Today is the birthday of Dr. Ruth Westheimer, born (as Karola Ruth Siegel) in 1928 in Wiesenfeld, Germany. She became one of the most recognizable commentators on TV and radio talking about good sex.
At the age of 10, she was sent to Switzerland as protection from the Nazis; her parents were killed in the Holocaust, possibly at Auschwitz. After the war Westheimer decided to emigrate to Palestine, where, at 17, she “first had sexual intercourse on a starry night, in a haystack without contraception.” She later told the New York Times, “I am not happy about that, but I know much better now and so does everyone who listens to my radio program.”
Although only 4’7″ in stature, Westheimer joined the Haganah during the Israeli War of Independence in 1948, was wounded in action, and it was several months before she was able to walk again.
In 1950, she moved to France, where she studied and then taught psychology at the University of Paris. In 1956, she immigrated to the United States, settling in Washington Heights, Manhattan, where she still lives.
Westheimer earned a master’s degree in sociology from The New School and an Ed.D. from Teachers College, Columbia University. She completed post-doctoral work in human sexuality. Her books on human sexuality, include Dr. Ruth’s Encyclopedia of Sex and Sex for Dummies.
In 1980, WYNY-FM, NBC Radio’s New York City owned-and-operated station, started featuring “Dr. Ruth” on Sexually Speaking, her own 15-minute talk show at midnight on Sunday nights. People would mail in their questions and Dr. Ruth would begin her response saying, “I have a letter from a listener who asks…,” in a voice that sounded like a “cross between Henry Kissinger and Minnie Mouse,” as The Wall Street Journal would describe her.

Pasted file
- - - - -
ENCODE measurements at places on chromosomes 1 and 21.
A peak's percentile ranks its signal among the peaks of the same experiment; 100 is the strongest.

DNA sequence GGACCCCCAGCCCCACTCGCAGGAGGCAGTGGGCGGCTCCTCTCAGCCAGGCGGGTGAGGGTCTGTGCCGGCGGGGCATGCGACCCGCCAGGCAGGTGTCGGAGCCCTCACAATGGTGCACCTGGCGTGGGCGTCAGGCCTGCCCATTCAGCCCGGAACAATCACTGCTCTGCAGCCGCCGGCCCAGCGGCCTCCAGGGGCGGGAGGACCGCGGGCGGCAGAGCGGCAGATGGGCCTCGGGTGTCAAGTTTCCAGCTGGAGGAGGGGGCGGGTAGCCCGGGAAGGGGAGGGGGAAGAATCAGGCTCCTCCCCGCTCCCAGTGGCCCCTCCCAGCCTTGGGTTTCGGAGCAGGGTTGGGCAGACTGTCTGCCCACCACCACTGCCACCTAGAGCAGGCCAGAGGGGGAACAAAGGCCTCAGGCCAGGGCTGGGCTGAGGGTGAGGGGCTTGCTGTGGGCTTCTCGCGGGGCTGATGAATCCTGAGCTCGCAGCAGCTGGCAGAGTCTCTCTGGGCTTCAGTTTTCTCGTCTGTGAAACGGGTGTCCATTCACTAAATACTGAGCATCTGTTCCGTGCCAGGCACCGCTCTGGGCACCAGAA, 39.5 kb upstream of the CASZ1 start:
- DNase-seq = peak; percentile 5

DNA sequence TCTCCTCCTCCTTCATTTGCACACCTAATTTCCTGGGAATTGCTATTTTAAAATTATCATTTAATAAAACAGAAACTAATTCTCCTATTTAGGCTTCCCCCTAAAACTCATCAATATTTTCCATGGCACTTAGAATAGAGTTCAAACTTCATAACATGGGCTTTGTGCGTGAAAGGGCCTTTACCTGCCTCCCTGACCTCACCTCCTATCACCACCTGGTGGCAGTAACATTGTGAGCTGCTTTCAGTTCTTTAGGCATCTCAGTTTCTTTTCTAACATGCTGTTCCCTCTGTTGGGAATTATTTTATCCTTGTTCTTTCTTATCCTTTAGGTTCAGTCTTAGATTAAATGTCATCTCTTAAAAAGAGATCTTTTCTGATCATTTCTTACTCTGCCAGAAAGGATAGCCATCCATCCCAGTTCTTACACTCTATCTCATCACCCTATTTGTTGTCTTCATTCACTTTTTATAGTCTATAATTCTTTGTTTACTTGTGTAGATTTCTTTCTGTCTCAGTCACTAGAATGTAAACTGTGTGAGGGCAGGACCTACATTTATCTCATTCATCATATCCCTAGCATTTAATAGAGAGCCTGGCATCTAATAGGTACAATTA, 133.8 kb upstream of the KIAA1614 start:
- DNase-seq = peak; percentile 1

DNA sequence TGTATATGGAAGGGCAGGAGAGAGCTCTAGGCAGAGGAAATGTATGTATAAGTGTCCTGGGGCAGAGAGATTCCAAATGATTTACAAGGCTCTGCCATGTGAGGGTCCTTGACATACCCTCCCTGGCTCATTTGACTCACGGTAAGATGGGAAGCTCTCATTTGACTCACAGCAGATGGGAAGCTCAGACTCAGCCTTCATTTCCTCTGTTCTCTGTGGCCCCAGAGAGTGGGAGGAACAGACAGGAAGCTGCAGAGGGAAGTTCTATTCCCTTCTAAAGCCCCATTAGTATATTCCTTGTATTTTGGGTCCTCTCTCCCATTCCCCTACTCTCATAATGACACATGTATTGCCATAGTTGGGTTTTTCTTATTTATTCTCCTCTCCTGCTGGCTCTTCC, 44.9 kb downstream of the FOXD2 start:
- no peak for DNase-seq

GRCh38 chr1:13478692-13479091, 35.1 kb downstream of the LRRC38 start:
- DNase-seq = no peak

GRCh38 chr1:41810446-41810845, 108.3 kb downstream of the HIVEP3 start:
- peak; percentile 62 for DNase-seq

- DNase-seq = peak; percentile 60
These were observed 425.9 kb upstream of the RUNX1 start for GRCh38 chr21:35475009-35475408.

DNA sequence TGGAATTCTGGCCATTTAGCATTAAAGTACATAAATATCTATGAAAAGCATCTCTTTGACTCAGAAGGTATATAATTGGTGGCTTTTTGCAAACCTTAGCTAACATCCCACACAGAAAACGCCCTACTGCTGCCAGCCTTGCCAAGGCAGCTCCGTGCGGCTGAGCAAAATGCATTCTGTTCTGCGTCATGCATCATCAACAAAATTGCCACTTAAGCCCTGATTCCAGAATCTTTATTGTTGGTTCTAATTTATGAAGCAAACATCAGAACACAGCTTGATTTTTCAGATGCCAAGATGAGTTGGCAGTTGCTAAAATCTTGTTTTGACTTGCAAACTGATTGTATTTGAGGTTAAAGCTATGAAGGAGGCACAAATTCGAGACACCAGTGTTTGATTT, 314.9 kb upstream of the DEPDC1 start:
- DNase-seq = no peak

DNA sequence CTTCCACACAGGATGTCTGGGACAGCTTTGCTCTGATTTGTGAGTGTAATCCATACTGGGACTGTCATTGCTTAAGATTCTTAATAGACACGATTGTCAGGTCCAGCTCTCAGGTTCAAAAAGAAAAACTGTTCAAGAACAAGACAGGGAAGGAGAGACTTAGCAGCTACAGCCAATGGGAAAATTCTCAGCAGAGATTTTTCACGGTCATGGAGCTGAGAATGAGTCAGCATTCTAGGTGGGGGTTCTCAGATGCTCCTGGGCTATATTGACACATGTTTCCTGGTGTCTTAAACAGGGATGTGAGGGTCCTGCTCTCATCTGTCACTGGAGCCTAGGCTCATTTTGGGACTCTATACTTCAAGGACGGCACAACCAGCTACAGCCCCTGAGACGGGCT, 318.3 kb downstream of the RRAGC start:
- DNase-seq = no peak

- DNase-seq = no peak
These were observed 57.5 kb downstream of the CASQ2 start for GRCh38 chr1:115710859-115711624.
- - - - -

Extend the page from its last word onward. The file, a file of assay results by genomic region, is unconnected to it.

After two months the show expanded to an hour and went live, with Westheimer taking phone calls with a 7-second digital delay. Within a year Westheimer had a larger audience on Sunday night at midnight on this struggling station than many New York stations had in morning drive-time. She became known for being candid and funny, but respectful, and for her tag phrase, “Get some.”
In less than two years, Dr. Ruth became a household name and was being heard on radio stations across the country. Her pioneering TV show, also called Sexually Speaking, first aired in 1982, and has been nationally syndicated, as has her radio show. She also appeared on many talk shows such as David Letterman.
Westheimer’s popularity expanded into PBS Television children’s shows and an episode of the TV show Quantum Leap. Knowing that “sex sells,” marketers have used her in commercials: For the Honda Prelude, she appeared in 1993, ending with “My advice to you is, ‘Get a Prelude.'”
The January 2009 55th anniversary issue of Playboy features Westheimer as #13 in the list of the 55 most important people in sex from the past 55 years. In October 2013, the biographical play Becoming Dr. Ruth opened off Broadway, starring Debra Jo Rupp. It has since been staged in other theaters.
America is still in many ways captive to attitudes of embarrassment and shame, and crippling ignorance, about sexuality. Statistics on teenage pregnancy, incidence of sexually transmitted disease, and knowledge of the reproductive system, for example, all compare unfavorably with other advanced countries. Anyone tuning in on congressional debate about abortion and reproduction can appreciate how manipulative and uninformed so many politicians can be when passing the laws that will affect not only millions of Americans, but populations around the world impacted by backward U.S. policies on birth control and sexual education.
Dr. Ruth Westheimer does not shy away from controversy or difficult subjects. “There will never be a day,” she has said, “when there is no such thing as prostitution. Quote me: I would like to see prostitution legalized.” She has made a career out of demystifying sex with both rationality and humor, opening her audience’s minds to nonjudgmental enjoyment, with responsibility and equality.
Happy birthday, Dr. Ruth!
Adapted from Wikipedia and other sources.
Photo: Dr. Westheimer | Wikipedia (CC)